Thursday, 10/6/2011

Empathy is not a Ladder

Erica  recounts (under duress) a spat she’d had with one of her friends today, and the topic of people not being nice but having a good heart makes its way into conversation.

“She’s nice though,” says Mom.

“Ah, I bet she’s like so-and-so with the fighting,” says Maddie, referring to one of her not-friends.

“She… she’s got a good heart though,” says Mom, referring to Erica’s friend.

“I think so-and-so has a good heart too,” says Maddie. “She’s just not a nice girl.”

“You can’t have a good heart and not be nice,” I say to Maddie.

“Yes you can.”


“You’re not nice.”

“I’m very nice. Very empathetic.”


Mom laughs. “You are?”

“That doesn’t mean you’re nice,” says Maddie.

“I hate when you do that stupid laugh,” says Erica to Mom.

“You’re not generally nice to people.”


“Wouldn’t you say? You have kind of a standoffish attitude.”

I grunt, ignore her, and thereby make her point for her.


“Oh, today I had a really old, crabby sub Mom,” says Daniel “Dad, she was so crabby…”


“Our sub today, and um…”

“Your sub?”

“Yeah, she was like…”

“What’s grabby?”


“Oh, okay. Crabby.”

“And, um, one kid started cracking up ‘cause she said a funny sentence during the spelling test…”

“What’d she say?”

“…and she was…”

“What’d she say?”

“…oh, um… Oh! What’d she say? I forgot.”

“What word was it?”


“What word was it?”

“Uhhh… the word… I don’t remember.”

“Hang on. Let me get it,” I say referring to his latest spelling test that he had brought home today to show me. I get up look for it on my desk.

“Oh, it’s not here anymore. What did you do with it?”

“I didn’t do anything with it,” says Mom.

“Where’d you put it?” I ask Maddie.


She looks at Mom.

“Daniel’s test,” says Mom

“You guys were looking at camouflage,” I say.

We’d had a debate about the proper spelling of the word “camouflage” on his test. It still doesn’t look quite right to me…

“Oh, um…”

“You put it in your office,” says Daniel.


Maddie reaches behind her, pulls it off a pile of papers on the buffet, and hands it to me.

“Here.” I hand it to Daniel. “Figure out what word it was.”

He studies it for a moment. “Oh, yeah. I like to play in many holes.”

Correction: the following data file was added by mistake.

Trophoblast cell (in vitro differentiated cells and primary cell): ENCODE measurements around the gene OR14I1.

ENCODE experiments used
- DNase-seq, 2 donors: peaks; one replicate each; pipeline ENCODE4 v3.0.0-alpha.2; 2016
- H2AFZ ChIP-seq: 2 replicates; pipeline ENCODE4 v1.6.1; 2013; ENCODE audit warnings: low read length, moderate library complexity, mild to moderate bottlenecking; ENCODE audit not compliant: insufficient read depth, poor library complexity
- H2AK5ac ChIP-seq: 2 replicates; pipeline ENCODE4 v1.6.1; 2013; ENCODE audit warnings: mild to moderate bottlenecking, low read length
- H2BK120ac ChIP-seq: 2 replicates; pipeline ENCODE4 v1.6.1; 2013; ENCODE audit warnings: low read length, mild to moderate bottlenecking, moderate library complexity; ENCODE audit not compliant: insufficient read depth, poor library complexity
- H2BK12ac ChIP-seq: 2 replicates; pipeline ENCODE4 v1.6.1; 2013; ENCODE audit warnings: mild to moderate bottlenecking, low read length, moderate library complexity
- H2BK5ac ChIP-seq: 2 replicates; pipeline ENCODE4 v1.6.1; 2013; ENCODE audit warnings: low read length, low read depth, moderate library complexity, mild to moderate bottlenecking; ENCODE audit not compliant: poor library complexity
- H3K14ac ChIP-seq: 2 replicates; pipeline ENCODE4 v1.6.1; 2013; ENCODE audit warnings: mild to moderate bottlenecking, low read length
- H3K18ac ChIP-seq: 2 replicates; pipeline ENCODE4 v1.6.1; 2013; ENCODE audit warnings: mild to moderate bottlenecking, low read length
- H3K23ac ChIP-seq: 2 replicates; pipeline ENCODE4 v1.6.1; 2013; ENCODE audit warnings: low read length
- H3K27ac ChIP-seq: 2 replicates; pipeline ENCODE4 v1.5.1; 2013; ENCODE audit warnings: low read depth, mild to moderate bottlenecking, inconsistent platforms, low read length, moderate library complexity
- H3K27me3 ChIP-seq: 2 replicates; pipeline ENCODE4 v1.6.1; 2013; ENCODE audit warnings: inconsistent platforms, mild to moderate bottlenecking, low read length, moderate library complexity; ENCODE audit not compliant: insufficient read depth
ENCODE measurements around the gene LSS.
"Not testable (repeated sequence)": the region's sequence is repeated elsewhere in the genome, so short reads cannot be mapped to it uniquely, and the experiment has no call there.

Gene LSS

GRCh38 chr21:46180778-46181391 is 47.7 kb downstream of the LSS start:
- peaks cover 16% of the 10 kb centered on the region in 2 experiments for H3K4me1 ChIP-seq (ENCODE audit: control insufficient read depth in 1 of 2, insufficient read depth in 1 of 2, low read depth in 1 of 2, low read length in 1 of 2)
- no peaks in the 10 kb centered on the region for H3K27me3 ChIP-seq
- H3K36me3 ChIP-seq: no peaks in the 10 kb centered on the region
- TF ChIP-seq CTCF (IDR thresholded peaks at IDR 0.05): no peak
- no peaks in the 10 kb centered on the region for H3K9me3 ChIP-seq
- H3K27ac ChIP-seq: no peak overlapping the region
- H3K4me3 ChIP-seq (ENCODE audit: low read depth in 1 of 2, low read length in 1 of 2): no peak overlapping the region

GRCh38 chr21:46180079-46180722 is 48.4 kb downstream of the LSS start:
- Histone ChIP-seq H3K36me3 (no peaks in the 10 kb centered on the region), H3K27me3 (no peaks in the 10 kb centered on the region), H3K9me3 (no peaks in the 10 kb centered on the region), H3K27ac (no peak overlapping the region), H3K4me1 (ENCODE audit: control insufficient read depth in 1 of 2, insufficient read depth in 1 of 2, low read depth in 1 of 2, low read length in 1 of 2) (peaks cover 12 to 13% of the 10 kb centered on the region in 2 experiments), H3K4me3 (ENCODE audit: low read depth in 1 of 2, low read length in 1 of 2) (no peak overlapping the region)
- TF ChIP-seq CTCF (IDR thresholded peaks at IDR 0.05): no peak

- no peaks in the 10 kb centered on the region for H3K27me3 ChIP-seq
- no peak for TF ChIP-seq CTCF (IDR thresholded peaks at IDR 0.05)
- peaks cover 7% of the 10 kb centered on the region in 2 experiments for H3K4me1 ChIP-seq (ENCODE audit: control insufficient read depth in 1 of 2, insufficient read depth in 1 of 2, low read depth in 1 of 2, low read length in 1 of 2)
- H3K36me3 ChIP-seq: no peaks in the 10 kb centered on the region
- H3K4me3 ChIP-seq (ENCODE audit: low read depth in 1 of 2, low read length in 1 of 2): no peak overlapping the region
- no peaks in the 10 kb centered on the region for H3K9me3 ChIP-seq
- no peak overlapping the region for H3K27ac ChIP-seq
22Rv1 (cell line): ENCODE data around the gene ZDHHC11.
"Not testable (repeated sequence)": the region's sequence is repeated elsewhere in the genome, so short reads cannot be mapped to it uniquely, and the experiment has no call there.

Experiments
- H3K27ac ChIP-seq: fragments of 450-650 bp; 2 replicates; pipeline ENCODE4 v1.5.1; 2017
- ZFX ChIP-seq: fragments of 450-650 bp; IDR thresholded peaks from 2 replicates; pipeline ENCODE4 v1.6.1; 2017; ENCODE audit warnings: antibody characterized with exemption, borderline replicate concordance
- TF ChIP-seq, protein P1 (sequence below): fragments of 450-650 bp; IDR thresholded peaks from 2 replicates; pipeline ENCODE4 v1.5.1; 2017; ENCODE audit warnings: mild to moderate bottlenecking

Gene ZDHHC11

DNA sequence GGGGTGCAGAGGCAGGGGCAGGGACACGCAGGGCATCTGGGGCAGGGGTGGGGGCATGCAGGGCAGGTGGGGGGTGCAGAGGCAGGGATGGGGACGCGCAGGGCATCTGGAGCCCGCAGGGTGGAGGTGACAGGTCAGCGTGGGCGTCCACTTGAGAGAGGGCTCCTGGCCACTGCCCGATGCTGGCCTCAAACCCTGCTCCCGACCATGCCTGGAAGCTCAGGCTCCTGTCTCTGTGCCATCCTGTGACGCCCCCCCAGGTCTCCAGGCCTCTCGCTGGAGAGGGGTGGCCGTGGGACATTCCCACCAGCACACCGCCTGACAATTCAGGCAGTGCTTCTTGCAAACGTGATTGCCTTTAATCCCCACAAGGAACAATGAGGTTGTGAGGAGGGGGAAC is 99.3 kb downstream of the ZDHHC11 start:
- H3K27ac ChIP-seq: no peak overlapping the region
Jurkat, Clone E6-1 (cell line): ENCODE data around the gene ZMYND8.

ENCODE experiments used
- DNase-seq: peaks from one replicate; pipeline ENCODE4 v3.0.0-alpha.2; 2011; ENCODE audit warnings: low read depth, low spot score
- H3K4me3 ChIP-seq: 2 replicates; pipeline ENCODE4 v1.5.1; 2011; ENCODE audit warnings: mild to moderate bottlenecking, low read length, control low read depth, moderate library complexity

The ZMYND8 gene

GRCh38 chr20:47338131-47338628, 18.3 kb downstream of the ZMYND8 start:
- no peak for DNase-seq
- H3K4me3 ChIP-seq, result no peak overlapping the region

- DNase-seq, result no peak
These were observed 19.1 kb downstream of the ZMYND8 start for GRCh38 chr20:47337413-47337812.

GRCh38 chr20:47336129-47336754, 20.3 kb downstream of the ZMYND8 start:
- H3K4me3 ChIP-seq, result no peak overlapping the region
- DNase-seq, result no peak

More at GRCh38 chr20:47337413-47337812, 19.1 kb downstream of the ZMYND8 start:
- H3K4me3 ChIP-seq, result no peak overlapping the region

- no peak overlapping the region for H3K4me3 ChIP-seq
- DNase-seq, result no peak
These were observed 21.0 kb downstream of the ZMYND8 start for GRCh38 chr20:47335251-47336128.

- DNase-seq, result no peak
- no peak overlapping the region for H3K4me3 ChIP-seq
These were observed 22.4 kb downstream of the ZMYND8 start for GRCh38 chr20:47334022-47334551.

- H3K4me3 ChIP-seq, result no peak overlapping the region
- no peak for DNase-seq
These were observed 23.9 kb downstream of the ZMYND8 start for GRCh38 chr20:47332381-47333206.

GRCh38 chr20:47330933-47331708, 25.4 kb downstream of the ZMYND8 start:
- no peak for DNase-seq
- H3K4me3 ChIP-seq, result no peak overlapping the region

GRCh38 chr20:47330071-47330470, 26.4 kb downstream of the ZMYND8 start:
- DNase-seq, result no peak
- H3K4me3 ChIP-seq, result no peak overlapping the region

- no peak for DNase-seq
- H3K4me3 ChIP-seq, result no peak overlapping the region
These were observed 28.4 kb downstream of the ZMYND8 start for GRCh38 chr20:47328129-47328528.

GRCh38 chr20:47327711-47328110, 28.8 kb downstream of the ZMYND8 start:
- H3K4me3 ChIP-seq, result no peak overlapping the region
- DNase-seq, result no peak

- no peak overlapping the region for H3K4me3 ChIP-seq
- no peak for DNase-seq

I laugh. Erica and Maddie look at Daniel between them and stare.

“Well yeah,” I say. “I would laugh too. And I’m an adult.”

“[My best friend in middle school] and I would have ripped her right up with sarcasm and jokes,” says Mom, laughing too now.

“No,” says Daniel. “And then she started laugh… no, and then this kid started laughing, and then she’s like ‘Oh, you haven’t seen me. I don’t have my witch on yet,’” he mimics in falsetto.

“Her ‘witch on?’”

“Yeah. She’s like, ‘I like to dig holes, and then we play in them.’”

Even Erica snickers at this.


She had dug for herself a very deep hole it seems, and nothing except silence at that point would have allowed her to stop digging and climb back out. I can empathize despite what Mom says, but I hope she likes playing in it. When you dig your own hole, you’re on your own.

Adults can be cruel toward other adults, but I think kids can be much crueler. Either that or it just stings more when a kid gets you because you then know that you have completely screwed up when some snotty nosed kid maybe a quarter of your age and intellect has managed to catch you with your pants down and not only that, has the nerve to laugh.

Last summer, the middle school my kids attend put on a “graduation ceremony” for the eighth graders who would be entering high school in the fall. All things considered, the kids were well-behaved until they were presented as the graduating class of whatever. As the middle school principal continues to speak (his first mistake) all hell breaks loose as large beach balls are magicked from nowhere and batted around the auditorium like catnip-filled mice. The principal stops in mid-sentence, looks up, and makes his second mistake. He says, “Hold your balls please.”

Needless to say, “balls” is repeatedly repeated through all the various means young teenagers have at their disposal—mostly by coughing—as laughter stampedes its way up to the podium from the seats in the auditorium and tramples the poor man standing on the stage.

As soon as he said it, he knew he screwed up. I could see pain in his eyes as he tried not to let his poker face slip, standing there with his pants down. I know. I’ve been there. I can empathize. But empathy will not pull us from the holes we dig for ourselves. That we must do on our own. That, or with the help of someone carrying a ladder, possessing a good heart.



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